Culture is the New Salary: What People Really Want From Their Jobs
How do you stay competitive when employee perks are higher than ever been before? Netflix, Facebook, and Google pay top dollar and offer some of the best benefit packages to ever exist. On the other side, turnover rates are also higher than ever before. Today, the average person has four different jobs before the age of thirty two. Twenty years ago, the averaged person had only two jobs before they were thirty two (CNN Money). The question is, do better perks equal happier employees? See what we found keeps employees happy and tenured at a company.
Good employees will stay at a company longer when they like their coworkers. The more people get to know each other, the better they work together. Our brains are hardwired to connect with each other. The modern workplace has become a community for people to get many of their social needs met (Forbes). It can become like a second family. Even though it’s hard to measure the return on investment for “fun” at work, it’s there. Look at attendance and attrition rates to see a difference. When employees feel the company is investing in them, they invest more in their job. The company’s success becomes their success.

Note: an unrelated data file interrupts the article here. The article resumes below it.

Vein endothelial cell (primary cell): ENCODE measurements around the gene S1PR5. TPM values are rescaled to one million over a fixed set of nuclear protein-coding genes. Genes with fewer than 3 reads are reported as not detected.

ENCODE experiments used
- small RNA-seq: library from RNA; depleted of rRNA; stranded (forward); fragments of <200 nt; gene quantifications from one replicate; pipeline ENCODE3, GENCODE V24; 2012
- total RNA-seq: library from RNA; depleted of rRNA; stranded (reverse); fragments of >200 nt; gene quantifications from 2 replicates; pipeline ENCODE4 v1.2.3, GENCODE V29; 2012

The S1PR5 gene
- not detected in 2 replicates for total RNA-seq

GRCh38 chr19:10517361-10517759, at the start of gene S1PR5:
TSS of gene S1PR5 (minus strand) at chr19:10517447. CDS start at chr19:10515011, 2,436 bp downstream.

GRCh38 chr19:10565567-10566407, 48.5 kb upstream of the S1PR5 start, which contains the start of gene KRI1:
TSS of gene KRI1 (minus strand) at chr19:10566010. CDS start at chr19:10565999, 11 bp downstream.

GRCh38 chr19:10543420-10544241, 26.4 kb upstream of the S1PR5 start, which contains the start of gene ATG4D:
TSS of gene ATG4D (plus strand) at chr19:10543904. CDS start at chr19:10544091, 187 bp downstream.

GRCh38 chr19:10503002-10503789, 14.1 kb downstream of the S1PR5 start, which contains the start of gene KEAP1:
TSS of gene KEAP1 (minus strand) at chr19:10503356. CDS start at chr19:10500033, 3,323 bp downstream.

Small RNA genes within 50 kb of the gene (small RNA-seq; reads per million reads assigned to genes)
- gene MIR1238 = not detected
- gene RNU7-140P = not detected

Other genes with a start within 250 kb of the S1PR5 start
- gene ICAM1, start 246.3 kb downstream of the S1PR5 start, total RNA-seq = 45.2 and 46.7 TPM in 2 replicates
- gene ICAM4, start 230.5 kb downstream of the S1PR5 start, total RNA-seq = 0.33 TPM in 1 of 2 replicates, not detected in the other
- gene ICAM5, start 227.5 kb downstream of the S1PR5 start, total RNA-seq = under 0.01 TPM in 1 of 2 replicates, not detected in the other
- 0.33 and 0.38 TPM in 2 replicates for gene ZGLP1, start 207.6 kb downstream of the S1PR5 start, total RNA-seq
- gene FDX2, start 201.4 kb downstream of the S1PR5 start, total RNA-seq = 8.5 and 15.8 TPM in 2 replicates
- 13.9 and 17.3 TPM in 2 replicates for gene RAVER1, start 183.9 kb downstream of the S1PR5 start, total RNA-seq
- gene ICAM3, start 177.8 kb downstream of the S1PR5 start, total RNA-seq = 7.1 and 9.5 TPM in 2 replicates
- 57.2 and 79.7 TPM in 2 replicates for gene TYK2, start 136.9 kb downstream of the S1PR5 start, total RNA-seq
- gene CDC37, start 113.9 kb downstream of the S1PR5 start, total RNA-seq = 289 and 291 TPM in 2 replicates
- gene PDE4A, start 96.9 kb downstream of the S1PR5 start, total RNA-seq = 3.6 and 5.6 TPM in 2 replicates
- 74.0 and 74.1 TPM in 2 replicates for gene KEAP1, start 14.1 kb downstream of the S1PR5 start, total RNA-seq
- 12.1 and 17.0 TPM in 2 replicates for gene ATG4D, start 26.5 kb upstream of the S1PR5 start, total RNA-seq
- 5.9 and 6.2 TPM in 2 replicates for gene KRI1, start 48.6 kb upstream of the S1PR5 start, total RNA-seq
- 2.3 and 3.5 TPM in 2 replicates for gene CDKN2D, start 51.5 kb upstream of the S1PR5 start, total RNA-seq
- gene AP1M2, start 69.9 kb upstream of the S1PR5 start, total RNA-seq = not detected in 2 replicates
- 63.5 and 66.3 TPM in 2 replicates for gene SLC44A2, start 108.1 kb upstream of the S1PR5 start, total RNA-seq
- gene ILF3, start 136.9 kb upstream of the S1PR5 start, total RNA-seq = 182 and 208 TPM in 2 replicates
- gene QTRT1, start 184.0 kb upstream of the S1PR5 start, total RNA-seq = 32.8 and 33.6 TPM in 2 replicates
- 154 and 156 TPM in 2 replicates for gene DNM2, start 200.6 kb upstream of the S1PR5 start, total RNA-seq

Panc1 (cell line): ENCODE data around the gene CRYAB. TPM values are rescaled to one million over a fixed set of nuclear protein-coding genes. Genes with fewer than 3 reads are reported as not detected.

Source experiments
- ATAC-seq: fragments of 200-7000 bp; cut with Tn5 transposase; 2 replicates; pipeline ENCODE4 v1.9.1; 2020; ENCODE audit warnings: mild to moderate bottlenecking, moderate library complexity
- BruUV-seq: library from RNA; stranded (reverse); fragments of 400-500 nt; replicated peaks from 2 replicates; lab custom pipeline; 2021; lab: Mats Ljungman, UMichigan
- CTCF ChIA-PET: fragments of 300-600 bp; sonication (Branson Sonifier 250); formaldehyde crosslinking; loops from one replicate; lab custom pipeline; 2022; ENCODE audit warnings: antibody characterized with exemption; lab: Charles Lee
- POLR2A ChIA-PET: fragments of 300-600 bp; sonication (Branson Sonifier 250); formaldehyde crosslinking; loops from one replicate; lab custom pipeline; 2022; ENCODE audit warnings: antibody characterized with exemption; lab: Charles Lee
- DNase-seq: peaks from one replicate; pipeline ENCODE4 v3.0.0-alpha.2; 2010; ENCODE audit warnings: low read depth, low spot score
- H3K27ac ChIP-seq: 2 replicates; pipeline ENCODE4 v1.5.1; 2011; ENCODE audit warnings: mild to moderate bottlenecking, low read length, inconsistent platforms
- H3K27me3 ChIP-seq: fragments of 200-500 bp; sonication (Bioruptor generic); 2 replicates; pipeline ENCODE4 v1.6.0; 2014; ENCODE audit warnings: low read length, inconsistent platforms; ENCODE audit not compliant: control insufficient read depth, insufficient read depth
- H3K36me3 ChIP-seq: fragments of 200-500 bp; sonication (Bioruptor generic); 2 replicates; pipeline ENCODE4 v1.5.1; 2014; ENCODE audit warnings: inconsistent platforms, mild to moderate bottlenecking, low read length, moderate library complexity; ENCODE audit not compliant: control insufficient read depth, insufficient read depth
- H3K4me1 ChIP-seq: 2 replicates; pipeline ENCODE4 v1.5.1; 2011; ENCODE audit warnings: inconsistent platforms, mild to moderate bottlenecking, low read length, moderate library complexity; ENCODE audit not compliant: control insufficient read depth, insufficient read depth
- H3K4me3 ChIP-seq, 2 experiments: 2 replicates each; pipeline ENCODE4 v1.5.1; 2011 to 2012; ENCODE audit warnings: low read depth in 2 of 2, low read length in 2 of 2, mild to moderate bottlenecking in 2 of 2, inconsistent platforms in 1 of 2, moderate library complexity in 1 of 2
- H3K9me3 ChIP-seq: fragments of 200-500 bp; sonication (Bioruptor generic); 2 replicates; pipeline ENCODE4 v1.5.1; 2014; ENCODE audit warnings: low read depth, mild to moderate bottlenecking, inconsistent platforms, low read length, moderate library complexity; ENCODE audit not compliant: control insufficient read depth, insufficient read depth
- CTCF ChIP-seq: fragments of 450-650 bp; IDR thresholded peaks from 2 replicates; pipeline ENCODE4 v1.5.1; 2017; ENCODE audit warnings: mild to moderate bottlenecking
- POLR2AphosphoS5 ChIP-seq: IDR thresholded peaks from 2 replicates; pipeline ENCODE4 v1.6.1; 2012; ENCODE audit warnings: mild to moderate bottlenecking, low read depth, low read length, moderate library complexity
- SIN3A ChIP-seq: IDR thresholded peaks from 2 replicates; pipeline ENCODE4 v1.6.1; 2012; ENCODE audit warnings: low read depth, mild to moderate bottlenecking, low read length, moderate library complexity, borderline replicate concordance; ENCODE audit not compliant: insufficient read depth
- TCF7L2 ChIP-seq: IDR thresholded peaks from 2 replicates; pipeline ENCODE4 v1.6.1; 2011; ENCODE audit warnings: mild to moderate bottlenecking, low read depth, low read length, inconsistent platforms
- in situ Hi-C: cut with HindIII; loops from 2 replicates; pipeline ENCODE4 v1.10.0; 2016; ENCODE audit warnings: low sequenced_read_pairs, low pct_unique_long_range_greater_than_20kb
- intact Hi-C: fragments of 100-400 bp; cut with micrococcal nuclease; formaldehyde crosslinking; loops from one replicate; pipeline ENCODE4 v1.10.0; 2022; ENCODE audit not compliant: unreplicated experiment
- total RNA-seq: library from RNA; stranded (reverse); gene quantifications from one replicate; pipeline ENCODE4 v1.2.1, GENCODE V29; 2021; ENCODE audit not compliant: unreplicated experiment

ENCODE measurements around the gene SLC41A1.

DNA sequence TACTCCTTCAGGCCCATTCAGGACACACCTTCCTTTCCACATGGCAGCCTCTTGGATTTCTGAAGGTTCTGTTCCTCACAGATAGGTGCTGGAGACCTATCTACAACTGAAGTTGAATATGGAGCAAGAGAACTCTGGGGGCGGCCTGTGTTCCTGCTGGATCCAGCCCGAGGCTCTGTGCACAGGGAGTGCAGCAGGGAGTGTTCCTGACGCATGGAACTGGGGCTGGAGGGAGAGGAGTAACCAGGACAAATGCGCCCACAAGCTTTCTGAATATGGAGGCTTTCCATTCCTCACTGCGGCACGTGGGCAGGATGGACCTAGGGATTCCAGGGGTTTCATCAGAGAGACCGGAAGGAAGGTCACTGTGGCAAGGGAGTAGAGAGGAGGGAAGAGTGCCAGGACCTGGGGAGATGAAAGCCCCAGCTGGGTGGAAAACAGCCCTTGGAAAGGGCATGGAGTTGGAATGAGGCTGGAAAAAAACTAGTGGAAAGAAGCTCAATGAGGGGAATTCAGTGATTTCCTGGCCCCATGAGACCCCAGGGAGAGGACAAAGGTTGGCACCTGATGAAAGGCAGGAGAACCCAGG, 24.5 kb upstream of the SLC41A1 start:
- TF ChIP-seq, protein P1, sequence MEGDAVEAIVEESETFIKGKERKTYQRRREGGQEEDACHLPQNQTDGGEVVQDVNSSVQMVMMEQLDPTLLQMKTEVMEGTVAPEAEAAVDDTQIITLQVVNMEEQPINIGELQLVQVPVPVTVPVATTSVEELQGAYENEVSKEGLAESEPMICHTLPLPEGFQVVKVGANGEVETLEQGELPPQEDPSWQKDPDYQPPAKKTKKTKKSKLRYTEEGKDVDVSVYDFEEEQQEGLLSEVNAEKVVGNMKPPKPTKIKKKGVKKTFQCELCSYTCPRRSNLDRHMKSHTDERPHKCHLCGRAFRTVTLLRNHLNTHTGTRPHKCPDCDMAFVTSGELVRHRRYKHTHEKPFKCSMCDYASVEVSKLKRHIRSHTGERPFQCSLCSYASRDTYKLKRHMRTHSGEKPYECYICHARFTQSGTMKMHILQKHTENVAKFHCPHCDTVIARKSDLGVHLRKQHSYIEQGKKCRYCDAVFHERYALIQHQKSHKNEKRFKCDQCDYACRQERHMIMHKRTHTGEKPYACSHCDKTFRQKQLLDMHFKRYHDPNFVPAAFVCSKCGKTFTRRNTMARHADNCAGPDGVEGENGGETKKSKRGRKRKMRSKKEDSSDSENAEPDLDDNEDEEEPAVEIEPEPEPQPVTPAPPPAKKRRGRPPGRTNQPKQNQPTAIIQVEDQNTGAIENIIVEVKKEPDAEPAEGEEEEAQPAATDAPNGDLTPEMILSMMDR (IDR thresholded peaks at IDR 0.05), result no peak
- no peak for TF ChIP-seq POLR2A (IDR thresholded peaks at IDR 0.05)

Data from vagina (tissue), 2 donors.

Money vs Purpose
At a certain point, more money is not going to be a deciding factor. Money provides an initial incentive, but it will not keep employees happy at their jobs. Once our physical survival needs are met, we look for emotional fulfillment (SimplyPsychology). People want a sense of purpose with their jobs. They want something to work towards besides a paycheck. Feeling needed by your employees, or being good at your job, can be a much a higher motivator than money. Money might attract new talent, but purpose will attract and keep talent.
In the last decade+ there has been a shift in career planning. People don’t worry about where they will be in thirty years, they worry about the next three years. The perks of a good work life balance, or job experience are more appealing than a good retirement plan. Historically, people start at a company, worked their way up, and retired there, but there has been a shift. The desire to disappear into a huge corporation until retirement is gone (Forbes). Without the long term incentive of retirement, what keeps them motivated? Experience. Innovative products and flexible work schedules have become the new pension plan.
Top talent wants more than a good paycheck. Money is still important, but it is not the only factor. Top companies focus on experience, people strategy, and innovation. Free food and a casual dress code are nice, but they won’t stop a rockstar employee from leaving. The best employees want to be challenged. They want to feel a part of something bigger than themselves. Even if employees don’t love their job, they will be excited about having a community and purpose at work.
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